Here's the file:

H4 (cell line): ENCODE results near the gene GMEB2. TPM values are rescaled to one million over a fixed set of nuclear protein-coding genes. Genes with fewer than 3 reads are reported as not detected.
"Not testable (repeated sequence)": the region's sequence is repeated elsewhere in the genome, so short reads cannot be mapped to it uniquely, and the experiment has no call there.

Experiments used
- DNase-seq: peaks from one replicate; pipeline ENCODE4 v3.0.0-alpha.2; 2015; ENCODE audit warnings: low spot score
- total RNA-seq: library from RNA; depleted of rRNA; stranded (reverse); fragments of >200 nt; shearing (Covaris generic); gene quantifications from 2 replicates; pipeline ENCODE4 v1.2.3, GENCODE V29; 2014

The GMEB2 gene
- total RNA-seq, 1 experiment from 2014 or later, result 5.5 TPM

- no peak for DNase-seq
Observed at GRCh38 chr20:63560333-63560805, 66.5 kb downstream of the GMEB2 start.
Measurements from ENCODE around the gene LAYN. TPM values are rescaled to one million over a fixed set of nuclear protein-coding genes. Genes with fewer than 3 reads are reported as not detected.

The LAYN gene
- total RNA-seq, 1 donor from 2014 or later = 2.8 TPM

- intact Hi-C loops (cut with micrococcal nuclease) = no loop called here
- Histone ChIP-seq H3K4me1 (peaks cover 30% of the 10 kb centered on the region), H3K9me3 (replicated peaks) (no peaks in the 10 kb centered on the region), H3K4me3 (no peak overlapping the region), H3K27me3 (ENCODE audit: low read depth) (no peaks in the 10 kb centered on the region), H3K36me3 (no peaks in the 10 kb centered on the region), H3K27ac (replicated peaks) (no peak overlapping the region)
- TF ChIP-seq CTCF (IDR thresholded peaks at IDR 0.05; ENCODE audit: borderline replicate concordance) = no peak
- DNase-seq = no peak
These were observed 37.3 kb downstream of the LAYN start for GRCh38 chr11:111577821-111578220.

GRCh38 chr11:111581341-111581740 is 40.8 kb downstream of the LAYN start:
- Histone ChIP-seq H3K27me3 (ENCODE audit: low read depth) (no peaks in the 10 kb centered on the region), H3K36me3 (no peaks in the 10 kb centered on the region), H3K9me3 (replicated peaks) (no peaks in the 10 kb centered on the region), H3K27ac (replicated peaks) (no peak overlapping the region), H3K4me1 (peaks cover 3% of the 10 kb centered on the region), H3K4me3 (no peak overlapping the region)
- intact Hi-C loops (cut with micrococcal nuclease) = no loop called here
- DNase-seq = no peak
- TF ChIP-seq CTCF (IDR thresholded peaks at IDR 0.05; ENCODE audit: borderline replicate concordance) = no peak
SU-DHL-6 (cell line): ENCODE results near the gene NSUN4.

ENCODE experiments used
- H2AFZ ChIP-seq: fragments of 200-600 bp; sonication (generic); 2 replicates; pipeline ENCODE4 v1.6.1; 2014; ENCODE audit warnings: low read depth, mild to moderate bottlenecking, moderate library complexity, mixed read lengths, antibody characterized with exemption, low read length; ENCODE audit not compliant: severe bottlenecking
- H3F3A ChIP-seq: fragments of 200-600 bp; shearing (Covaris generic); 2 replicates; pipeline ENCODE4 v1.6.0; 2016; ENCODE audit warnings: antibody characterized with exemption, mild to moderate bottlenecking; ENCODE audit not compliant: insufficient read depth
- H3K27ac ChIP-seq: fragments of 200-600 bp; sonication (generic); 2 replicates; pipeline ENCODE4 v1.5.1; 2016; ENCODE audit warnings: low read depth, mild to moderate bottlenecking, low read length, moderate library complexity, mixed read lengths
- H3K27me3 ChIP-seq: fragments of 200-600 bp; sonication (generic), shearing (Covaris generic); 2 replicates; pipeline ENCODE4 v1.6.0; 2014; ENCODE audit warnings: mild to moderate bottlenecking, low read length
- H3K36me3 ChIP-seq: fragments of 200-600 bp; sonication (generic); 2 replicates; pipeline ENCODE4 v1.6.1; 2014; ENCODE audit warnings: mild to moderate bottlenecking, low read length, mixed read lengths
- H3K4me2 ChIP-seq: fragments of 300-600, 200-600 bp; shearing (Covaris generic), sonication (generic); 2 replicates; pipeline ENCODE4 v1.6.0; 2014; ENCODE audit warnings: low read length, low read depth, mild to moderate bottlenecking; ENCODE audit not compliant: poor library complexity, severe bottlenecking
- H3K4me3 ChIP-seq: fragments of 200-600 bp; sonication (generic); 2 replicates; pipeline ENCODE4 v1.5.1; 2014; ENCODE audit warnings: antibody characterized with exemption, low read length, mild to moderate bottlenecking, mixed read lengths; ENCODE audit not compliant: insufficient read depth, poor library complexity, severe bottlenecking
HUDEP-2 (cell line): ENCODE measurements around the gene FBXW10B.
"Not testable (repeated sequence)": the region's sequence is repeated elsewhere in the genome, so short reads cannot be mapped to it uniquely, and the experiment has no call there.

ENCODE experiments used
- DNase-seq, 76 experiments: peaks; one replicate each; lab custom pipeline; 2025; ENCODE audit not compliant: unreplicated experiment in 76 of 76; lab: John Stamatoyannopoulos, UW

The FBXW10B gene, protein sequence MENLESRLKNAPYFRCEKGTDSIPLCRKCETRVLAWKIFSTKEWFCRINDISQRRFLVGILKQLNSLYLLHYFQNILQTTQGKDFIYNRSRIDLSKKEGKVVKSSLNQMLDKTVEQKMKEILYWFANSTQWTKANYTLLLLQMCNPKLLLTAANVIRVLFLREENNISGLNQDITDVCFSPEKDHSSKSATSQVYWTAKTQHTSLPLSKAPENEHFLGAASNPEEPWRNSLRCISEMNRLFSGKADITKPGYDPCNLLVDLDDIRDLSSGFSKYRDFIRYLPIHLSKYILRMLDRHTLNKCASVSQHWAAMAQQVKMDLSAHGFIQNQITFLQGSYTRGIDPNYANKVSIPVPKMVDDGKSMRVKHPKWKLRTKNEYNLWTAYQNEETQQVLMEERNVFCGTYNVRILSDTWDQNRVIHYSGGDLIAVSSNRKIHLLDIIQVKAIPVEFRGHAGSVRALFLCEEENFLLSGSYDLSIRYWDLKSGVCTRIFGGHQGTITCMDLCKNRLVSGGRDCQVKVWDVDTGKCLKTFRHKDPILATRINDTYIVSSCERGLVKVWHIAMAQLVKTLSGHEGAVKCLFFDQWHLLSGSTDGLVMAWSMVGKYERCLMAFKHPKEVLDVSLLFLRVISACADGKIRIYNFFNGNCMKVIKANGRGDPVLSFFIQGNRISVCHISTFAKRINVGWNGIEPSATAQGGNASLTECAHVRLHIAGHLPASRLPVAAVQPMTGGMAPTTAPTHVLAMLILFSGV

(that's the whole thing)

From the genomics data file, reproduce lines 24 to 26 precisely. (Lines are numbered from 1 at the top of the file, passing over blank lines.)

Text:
ENCODE experiments used
- H2AFZ ChIP-seq: fragments of 200-600 bp; sonication (generic); 2 replicates; pipeline ENCODE4 v1.6.1; 2014; ENCODE audit warnings: low read depth, mild to moderate bottlenecking, moderate library complexity, mixed read lengths, antibody characterized with exemption, low read length; ENCODE audit not compliant: severe bottlenecking
- H3F3A ChIP-seq: fragments of 200-600 bp; shearing (Covaris generic); 2 replicates; pipeline ENCODE4 v1.6.0; 2016; ENCODE audit warnings: antibody characterized with exemption, mild to moderate bottlenecking; ENCODE audit not compliant: insufficient read depth